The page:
null: nullpx
United States

Reyna Montoya: for encouraging undocumented youth to dream and heal

To mark International Women's Day, Univision honors 15 incredible Latinas who are innovating in different fields.
8 Mar 2018 – 07:42 AM EST

For 27-year old Reyna E. Montoya, fear is the worst enemy. So she faced it and turned it into a tool to empower others.

Though Donald Trump’s March 5 deadline for Congress to fix DACA has passed, the Dreamer has decided “not to give up.” She’s organizing campaigns, collecting donations so her peers can renew their permits, and encouraging others to seek support from groups that advocate for immigrants.

Through Aliento, the organization that she founded in Arizona in 2016 and which earned her recognition as one of Forbes’ “30 under 30” stand-out social entrepreneurs, Montoya aims to alleviate the trauma faced by youth and teens whose parents have been detained and deported, or who live at risk of separation. She organizes workshops in painting, poetry and dance, in which art becomes a channel to process feelings.

Montoya, who was brought to the U.S. from Mexico when she was a teen, knows how a 12- year-old girl might feel as she writes a letter to her detained father, telling him that she misses him; or what an eight-year-old may be thinking as he draws a picture of his mother behind bars during a workshop. Montoya has lived it, too.

In 2012, her father was arrested and put into deportation proceedings. In the months they were separated, dance was how she got out her sadness, anxiety and stress.

He eventually was freed. Three years later, Montoya was awarded a Soros Justice scholarship for her work promoting healing through art. To other young people who are facing uncertainty, she says, “we have power,” and she invites them to write their own stories. In 2018, she hopes to take Aliento to other states.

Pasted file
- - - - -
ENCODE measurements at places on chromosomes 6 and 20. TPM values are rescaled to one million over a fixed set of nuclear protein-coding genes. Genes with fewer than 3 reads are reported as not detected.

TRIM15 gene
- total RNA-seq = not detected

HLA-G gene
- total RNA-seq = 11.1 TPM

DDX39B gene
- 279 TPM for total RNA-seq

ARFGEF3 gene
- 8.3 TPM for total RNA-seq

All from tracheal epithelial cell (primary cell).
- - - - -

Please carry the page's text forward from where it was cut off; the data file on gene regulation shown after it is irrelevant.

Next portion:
Emma Gonzalez
For calling B.S. on the NRA
Marlen Esparza
For revolutionizing women's boxing
Germaine Franco
For bringing Mexican music to the big screen
Rita Moreno
For redefining what it means to be 86
Alianza Nacional de Campesinas
For bringing marginalized farmworker's voices into the #MeToo conversation
Diana Trujillo
For getting us closer to Mars
Princess Nokia
For infusing rap with punk rock, feminism and 'Afrolatinidad'
Candi CdeBaca
For fighting gentrification in a changing Denver
Sabrina Gonzalez Pasterski
For breaking barriers in the exploration of space and time
Cristina Martínez
For daring to talk about undocumented restaurant workers
Geisha Williams
For leading California into a green energy future
Elizabeth Guzman
For taking her immigrant story to the Virginia legislature
Reyna Montoya
For encouraging undocumented youth to dream and heal
Maria Hinojosa
For putting Latino stories front and center
Gabby Rivera
For being the first queer Latina to write for Marvel Comics

Coordination: Jessica Weiss, Olivia Liendo and Allie Jaynes.

Illustrations: Grace Berríos and Jackie Albano.

Web design and development: Juan Jesús Gómez.

Editorial: Nathalie Alvaray, Tamoa Calzadilla, Juliana Jiménez, Douglas Gómez and Rogerio Manzano.

Photo Editing: David Maris.

This story was produced in collaboration with Univision Contigo, Univision's social responsibility team.